Special Education

Special Education

Special education is for students with special needs. It aims to meet these needs and work with the differences of each individual student. Depending on the student’s ability certain environments, equipment and teaching methods must be utilized to ensure that the student is receiving the best education possible.

Challenges

There are 2 major challenges when working in special education. The challenges are deciding who should receive special education and then meeting the individual needs of all the participants. Generally speaking, figuring out who is eligible for special education is not difficult. It is simply a case of looking at the individual’s medical history. If they have a developmental disorder, brain damage, have been diagnosed with a genetic condition associated with mental retardation, or have hearing or visual disabilities, they will qualify for special education. However, where it becomes difficult is when the individual has a learning disability. Learning disabilities generally don’t make themselves apparent until the individual is in school and it has become obvious, usually through testing, that a learning disability is present. There are 2 models used to determine whether an individual has a learning disability or not. There is the response to intervention model and the discrepancy model. The later of the 2 being the most widely used.

Specail Education2The second biggest challenge in special education is creating a curriculum that suits the needs of everyone. As shown earlier, there are many different individuals with differing abilities finding themselves in a special needs classroom. A student who is deaf will have different needs than one who has a developmental disorder and is confined to a wheelchair. One of the biggest critiques of the special education program, as it is today, is that the curriculum ends up being watered down. The mix of students is believed to be one reason for this while funding is also seen as an issue. If there were more resources available, the students would be receiving a better education (i.e. one that works for them).

Provision Methods

There are 4 main methods of provision in special education. They are: mainstreaming, inclusion, exclusion and segregation. These methods are based around the amount of engagement the students with differing abilities have with non-disabled students.

In the mainstreaming method, disabled students spend most of their day with fellow disabled students. However, they will have classes with non-disabled students. The classes they take with non-disabled students varies and depends on what skills they are found to have.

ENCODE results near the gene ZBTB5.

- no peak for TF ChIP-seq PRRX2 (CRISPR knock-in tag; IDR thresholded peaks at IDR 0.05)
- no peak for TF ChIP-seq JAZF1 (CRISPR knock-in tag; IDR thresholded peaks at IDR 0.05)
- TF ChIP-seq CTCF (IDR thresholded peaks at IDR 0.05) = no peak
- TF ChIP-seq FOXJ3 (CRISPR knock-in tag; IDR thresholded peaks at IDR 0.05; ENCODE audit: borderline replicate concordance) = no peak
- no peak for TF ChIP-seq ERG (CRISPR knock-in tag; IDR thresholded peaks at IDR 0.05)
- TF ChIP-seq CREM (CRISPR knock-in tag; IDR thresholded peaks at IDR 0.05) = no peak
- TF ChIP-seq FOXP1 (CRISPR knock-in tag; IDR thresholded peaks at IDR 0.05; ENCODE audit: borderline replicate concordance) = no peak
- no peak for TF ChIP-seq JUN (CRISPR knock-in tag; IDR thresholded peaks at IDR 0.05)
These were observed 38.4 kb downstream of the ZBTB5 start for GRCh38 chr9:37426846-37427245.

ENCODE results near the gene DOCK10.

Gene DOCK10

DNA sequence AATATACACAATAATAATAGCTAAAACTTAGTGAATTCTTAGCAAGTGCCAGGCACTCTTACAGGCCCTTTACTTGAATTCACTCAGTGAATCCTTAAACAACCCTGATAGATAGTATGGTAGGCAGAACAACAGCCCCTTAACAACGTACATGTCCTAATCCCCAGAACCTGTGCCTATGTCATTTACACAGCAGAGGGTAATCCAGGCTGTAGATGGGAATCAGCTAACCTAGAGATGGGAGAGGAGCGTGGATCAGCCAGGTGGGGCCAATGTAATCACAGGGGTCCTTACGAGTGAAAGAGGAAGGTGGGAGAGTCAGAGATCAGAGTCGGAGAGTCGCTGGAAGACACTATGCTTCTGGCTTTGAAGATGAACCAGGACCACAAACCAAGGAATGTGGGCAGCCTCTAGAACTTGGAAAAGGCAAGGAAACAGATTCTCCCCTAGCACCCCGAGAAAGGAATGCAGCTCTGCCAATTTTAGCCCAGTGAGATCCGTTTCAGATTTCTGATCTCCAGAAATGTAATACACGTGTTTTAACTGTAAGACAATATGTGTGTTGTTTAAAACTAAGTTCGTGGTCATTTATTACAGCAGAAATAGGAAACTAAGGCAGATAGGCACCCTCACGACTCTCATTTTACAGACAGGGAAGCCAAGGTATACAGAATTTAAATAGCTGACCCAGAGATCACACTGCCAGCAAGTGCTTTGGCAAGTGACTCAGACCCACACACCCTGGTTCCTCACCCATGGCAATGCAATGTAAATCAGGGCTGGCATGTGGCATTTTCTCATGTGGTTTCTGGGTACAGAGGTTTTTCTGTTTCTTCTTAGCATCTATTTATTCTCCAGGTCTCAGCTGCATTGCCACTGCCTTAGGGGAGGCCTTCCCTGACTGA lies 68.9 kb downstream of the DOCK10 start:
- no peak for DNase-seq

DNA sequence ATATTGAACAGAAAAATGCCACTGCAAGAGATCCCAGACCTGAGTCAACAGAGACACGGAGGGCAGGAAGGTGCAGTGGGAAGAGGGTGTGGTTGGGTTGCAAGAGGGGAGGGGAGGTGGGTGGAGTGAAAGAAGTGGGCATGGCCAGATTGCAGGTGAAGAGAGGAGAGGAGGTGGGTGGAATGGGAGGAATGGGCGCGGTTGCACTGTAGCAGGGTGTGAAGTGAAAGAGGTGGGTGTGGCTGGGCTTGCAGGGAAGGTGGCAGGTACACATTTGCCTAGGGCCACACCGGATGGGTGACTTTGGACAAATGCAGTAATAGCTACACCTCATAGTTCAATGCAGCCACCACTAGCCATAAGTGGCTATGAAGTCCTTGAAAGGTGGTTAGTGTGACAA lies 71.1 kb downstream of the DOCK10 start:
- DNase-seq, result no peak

In the inclusion method, disabled children spend more than half their day with non-disabled children. Generally, in these cases, the student will have only mild to moderate special needs, as this will mean less modification to the curriculum that is in place. Again, this comes down to the funding that is available.
The exclusion method is generally seen as the old style method, where the child with special needs does not attend school at all. Nowadays, a child with disabilities will not be excluded from going to school simply on the grounds of being disabled. If the child is part of the criminal justice system, is bed stricken at home, or is hospitalized they are considered part of the exclusion method.

In the segregation method, students with moderate to high special needs are in classrooms with only other children with disabilities. Here, the curriculum is based solely around the needs of these children.

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Individual Education Program

In the United States an Act was passed that’s called, the Individuals with Disabilities Education Act. This act required that all students with special needs receive a free public education that meets their needs and is as least restrictive for the student, as possible. As a result of this act, each student receives an Individual Education Program. This means that each students’ needs are being assessed and the appropriate curriculum is being created, taught and maintained for them.

Key Points

In this article, we looked at the 2 main challenges seen in special education: determining who is eligible and meeting the specific needs of the individual. The article also looked at the 4 common provision methods offered to students with special needs (inclusion, exclusion, mainstreaming and segregation). Finally, the article looked at the United States and their Individual Education Program that was put into place as the result of the Individuals with Disabilities Education Act.